City Gets $200K to Identify Brownfield Petroleum Sites
YOUNGSTOWN, Ohio – The fourth time proved to be the charm, proponents of a $200,000 brownfield assessment grant said after learning the city’s application for the funds has been approved.
The U.S. Environmental Protection Agency announced Wednesday that it has awarded the assessment grant to the city, which had unsuccessfully applied for the funds three times before.
The city will use the $200,000 to fund an updated inventory of petroleum brownfields, set priorities for brownfield sites, conduct at least 24 Phase I and about 16 Phase II environmental site assessments, and prepare cleanup plans for up to three high-priority sites, according to state documents.
Youngstown was among 172 communities and organizations nationwide that were awarded brownfield grant funds yesterday.
“These grants leverage considerable infrastructure and other investments, improving local economies and creating an environment where jobs can grow,” U.S. EPA Administrator Scott Pruitt said in announcing the grants.
Work in Youngstown will focus on former gas stations, car dealerships and dry cleaners – along the city’s main corridors, Mayor John McNally said.
“We know there are probably four or five different sites on Glenwood Avenue,” he said. “On every major corridor, there are several sites that need to be cleaned up.”
Three years ago, Youngstown Neighborhood Development Corp. conducted a citywide survey of “every possible site” that could have an underground storage tank and identified more than 300, reported Ian Beniston, YNDC executive director.
“We need to get these sites cleaned up if we’re going to attract economic development and investment to these neighborhoods,” Beniston remarked. “We have to have land that’s assembled but we also need to have land that’s cleaned.”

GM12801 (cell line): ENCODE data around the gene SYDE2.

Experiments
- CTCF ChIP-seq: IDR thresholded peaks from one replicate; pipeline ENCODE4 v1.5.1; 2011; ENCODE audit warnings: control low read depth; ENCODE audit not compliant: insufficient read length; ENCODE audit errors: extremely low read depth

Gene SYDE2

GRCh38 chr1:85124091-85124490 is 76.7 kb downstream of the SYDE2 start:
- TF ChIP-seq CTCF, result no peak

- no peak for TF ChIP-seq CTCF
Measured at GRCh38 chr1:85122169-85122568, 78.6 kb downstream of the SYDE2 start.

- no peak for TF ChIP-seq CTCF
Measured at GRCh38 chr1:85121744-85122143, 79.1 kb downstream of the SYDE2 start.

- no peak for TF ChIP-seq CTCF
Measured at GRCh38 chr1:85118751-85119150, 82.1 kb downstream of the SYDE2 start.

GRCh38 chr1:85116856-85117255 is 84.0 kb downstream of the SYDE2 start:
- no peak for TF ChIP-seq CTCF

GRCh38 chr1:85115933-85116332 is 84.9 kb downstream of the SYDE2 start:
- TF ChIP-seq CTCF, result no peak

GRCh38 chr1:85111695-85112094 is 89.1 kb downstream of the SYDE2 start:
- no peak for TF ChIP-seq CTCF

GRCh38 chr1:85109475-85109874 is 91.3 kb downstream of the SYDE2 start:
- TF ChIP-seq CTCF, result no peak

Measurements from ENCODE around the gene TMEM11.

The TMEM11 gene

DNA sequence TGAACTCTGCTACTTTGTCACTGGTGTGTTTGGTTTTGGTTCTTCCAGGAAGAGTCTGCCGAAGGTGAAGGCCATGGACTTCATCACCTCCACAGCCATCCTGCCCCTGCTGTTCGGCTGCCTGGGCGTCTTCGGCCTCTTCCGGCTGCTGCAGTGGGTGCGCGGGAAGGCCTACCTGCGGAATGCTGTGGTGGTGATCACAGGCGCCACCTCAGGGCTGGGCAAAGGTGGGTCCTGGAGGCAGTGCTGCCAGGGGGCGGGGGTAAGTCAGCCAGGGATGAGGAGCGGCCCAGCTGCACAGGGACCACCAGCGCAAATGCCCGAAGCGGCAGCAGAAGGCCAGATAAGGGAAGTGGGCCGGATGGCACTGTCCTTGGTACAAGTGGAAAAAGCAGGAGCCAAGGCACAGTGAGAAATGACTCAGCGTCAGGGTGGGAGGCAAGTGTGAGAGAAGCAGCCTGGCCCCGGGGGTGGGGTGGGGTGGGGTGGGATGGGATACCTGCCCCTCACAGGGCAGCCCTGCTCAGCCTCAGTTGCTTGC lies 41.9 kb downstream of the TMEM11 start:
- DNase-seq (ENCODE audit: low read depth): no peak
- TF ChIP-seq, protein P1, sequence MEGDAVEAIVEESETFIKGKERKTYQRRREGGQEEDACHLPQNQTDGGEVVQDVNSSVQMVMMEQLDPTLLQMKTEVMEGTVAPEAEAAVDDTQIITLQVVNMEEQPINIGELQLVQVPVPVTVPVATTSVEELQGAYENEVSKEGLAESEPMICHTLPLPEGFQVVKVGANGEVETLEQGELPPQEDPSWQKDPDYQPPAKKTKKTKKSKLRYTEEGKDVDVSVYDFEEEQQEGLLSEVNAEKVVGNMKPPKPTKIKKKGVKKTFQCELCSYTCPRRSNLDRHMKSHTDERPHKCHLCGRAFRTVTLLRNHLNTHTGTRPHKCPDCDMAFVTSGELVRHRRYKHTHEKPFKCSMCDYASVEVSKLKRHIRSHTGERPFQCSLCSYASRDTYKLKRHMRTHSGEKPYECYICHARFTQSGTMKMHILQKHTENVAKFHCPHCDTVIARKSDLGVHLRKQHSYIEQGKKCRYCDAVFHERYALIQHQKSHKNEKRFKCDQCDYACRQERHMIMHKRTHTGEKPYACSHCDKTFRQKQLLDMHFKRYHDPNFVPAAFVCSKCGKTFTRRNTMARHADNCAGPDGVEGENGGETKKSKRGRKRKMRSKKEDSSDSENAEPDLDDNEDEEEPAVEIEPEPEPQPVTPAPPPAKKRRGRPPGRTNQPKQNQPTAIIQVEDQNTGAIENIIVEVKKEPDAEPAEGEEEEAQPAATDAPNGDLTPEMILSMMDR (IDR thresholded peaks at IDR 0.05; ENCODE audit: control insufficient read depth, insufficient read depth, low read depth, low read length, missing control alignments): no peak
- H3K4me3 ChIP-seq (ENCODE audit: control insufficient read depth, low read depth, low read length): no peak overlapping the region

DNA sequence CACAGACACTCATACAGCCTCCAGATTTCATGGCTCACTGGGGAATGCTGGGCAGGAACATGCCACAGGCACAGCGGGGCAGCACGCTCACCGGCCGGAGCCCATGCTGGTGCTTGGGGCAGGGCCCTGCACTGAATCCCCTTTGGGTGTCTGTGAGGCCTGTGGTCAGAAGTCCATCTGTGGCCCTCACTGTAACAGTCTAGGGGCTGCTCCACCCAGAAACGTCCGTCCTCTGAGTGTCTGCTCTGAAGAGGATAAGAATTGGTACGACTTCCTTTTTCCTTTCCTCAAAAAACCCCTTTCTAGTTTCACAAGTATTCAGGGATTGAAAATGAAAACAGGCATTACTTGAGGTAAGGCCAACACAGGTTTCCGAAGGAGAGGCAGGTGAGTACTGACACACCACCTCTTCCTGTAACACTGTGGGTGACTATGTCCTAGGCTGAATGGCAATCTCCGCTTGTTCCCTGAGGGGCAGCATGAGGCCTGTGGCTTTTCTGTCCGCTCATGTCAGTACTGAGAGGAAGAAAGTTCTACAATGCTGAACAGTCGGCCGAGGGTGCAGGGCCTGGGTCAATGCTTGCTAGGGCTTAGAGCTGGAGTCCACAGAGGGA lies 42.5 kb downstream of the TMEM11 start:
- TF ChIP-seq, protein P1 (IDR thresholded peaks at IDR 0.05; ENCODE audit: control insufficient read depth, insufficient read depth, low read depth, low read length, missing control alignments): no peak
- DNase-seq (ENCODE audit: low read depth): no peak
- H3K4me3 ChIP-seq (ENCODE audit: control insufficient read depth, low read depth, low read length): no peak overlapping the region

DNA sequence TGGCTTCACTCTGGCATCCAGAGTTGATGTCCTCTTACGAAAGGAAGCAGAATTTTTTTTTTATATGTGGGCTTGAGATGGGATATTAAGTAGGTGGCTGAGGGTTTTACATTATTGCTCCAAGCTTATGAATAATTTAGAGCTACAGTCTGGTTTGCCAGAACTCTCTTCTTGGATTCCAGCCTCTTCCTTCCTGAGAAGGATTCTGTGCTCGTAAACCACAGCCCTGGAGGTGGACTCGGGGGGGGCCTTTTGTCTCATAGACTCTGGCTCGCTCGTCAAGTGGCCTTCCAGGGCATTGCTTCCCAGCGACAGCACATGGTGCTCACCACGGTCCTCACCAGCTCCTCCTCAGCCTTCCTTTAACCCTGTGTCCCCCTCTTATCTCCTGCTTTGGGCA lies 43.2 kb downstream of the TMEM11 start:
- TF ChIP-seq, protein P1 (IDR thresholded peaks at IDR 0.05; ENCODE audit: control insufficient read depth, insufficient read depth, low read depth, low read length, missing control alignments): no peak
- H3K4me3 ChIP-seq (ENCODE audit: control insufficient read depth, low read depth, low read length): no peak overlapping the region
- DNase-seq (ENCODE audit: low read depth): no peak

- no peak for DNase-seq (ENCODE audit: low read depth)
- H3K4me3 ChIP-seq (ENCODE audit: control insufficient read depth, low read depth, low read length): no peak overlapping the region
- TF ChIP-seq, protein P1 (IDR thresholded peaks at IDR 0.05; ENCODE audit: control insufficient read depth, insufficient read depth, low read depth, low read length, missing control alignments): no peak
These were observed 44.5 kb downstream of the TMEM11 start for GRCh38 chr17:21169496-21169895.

The impetus for the project came several years ago when YNDC discovered an unmapped underground storage tank in an area where it planned to put a playground, said Sarah Lown, public finance manager for the Northeast Ohio Development and Finance Authority, a division of the Western Reserve Port Authority.
“That gave them the idea that there may be more unmapped tanks in the city,” she said.
The finance authority was among the agencies that supported the city’s application. Lown, who has specialized in brownfield projects, said it would continue to offer technical support to complete the work.
According to the EPA news release, property values near brownfield sites that are cleaned up increased between 5% and 15%, and can increase property values within a 1.24-mile radius of the site.
In addition to the city, YNDC and WRPA, partners and supporters of the grant application include Eastgate Regional Council of Governments, Youngstown State University’s Regional Economic Development Initiative, Youngstown Warren Regional Chamber, Idora Neighborhood Association, Rocky Ridge Neighborhood Association and Mahoning County Land Bank.
“This is a highly competitive grant program, particularly in [EPA] Region 5 because there are so many cities that have need of it,” YNDC’s Beniston said.
Bill D’Avignon, deputy director of planning and strategic development, worked with YNDC to tweak the city’s application, he said.
Once the assessments are complete, the city can apply for state funds to remove any tanks and remediate the sites, McNally said.
“I’m not sure how long it will take to get things moving but we will be moving quickly,” he said.
Completing the assessments likely will take a couple of years, Beniston said.
“We’ll do whatever the city needs and wants us to do,” he said. “Obviously, this is something we view as important.”
Copyright 2022 The Business Journal, Youngstown, Ohio.